Self-taught designer Tom Givone changed a dilapidated building in Eldred — a little city in upstate New York — to make a large, light-filled house with generous kitchen, dining and lounge areas.
The expansion also offers a veranda that jobs out across the face of a neighboring creek, thus the name Floating House.
The two-story house was constructed in the 1820s and has first colonial revival touches, such as white-painted timber cladding, original wood floors, and beams, double-hung sash windows and a tiny arched attic window.
Givone overhauled the inside, exposing first beams and hardwood floors, and adding a new wood-burning stove in the kitchen. The residence is finished by polished concrete floors, a vaulted ceiling and massive amounts of natural light, brought in through the new glazed wall.
“Sited in the edge of a pristine creek, with a waterfall cascading over an ancient dam of hand-laid rock, the Floating Farmhouse was a sinking boat when first discovered,” explained Givone.
“After a design and renovation process spanning four years, the 1820s manor house is currently a study in contrasts: entirely restored to its period grandeur while featuring purely modernist components, including a curtain wall of skyscraper glass in the kitchen, and polished concrete and steel finishes,” he said.
The floor plan was reconfigured, letting a large living space to takes up much of initial ground-floor footprint. A double-height fireplace centers the distance, together with the kitchen addition on its other side.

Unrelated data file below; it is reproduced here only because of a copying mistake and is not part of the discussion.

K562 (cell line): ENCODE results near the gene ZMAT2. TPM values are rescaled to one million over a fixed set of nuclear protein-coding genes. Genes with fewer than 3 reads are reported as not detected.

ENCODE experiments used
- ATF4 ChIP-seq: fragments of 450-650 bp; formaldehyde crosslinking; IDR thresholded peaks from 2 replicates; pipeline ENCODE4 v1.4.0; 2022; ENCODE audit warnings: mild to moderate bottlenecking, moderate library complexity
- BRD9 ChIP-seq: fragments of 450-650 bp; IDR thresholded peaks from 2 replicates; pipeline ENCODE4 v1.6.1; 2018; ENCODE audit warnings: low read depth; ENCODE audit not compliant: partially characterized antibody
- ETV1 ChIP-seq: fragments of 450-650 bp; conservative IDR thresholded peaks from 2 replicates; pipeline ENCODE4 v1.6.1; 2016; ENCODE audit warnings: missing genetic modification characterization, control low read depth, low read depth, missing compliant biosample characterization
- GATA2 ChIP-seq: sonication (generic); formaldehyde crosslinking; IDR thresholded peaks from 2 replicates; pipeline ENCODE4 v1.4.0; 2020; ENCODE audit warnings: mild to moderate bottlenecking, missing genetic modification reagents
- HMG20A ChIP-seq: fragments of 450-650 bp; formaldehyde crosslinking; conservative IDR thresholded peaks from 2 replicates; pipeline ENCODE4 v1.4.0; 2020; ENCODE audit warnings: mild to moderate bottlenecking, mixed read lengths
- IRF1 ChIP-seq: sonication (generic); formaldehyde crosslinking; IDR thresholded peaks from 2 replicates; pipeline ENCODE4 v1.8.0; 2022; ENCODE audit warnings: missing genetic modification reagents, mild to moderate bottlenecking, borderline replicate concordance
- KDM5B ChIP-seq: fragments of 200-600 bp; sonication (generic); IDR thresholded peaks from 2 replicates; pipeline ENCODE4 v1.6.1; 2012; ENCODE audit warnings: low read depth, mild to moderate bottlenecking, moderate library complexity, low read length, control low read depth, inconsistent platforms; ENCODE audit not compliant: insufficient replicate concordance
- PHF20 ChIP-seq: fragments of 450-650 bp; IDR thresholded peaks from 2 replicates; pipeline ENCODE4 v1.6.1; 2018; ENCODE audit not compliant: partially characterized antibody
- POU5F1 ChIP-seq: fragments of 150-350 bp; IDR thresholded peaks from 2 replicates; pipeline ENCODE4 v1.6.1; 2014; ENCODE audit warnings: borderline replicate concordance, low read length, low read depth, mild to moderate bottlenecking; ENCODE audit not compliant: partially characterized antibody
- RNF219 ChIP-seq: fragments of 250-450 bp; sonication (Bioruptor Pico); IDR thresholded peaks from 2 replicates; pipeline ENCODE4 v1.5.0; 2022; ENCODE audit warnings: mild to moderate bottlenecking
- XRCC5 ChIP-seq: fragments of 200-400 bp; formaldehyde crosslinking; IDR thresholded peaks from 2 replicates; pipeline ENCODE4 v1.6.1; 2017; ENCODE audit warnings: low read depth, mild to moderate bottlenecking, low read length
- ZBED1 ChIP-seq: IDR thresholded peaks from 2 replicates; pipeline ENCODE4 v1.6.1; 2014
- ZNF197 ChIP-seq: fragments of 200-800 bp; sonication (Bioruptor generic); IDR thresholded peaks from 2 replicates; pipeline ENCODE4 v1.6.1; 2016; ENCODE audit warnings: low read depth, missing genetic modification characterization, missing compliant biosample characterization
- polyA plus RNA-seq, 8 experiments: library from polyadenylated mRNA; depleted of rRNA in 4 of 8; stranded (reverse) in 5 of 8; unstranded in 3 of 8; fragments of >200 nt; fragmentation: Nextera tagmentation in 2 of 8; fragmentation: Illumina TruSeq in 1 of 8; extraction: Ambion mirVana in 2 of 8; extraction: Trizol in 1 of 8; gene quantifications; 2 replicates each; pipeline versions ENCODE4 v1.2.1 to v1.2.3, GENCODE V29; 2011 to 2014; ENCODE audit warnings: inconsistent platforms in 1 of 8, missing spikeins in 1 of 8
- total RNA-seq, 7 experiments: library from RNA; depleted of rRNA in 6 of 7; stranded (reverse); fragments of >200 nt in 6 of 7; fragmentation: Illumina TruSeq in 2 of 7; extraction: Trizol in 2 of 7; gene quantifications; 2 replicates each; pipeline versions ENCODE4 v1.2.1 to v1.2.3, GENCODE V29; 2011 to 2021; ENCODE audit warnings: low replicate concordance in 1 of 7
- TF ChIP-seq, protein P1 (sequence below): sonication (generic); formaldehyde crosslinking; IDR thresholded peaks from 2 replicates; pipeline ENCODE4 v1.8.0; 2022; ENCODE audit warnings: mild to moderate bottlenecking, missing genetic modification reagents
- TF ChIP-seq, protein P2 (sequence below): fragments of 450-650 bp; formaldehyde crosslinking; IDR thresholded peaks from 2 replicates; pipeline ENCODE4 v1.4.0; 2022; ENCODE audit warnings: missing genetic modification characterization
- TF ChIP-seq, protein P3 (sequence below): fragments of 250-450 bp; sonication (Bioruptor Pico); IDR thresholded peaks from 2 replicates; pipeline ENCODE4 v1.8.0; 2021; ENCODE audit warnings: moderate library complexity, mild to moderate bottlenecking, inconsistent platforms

Also on the ground floor is a separate entry, a utility room, a tiny bathroom and a bedroom. Two separate staircases lead upstairs, where there’s a large master bedroom with a fireplace and a private bath, as well as another bathroom and two bedrooms that face the road.
Antique bits feature in the bathrooms, like an Italian marble hand-chiseled sink from the 18th century.
Givone discovered that in a hillside on the outskirts of Rome. “I mean hillside literally; it had been lying in the dirt on a grassy slope littered with other ancient stone artifacts,” he said.
“The expectation at the beginning was to combine archaic and contemporary elements throughout the home in a way that improves the inherent elegance of each by its comparison with all the other.”
A heavy steel angle bracket is concealed in the wall to maintain the sink.
The wood and copper tub dates back to the late 1800s and was salvaged from a tenement residing in the Lower East Side of New York City.
“I wrapped the bathtub in stainless steel to emphasize its clean architectural lines and recast it into a modern context,” said Givone.
Floating House bears a few similarities to a renovation job that Givone has finished — a curvaceous expansion to a conventional house in rural Pennsylvania. Both endeavors combine antique furniture pieces with white, light-filled spaces.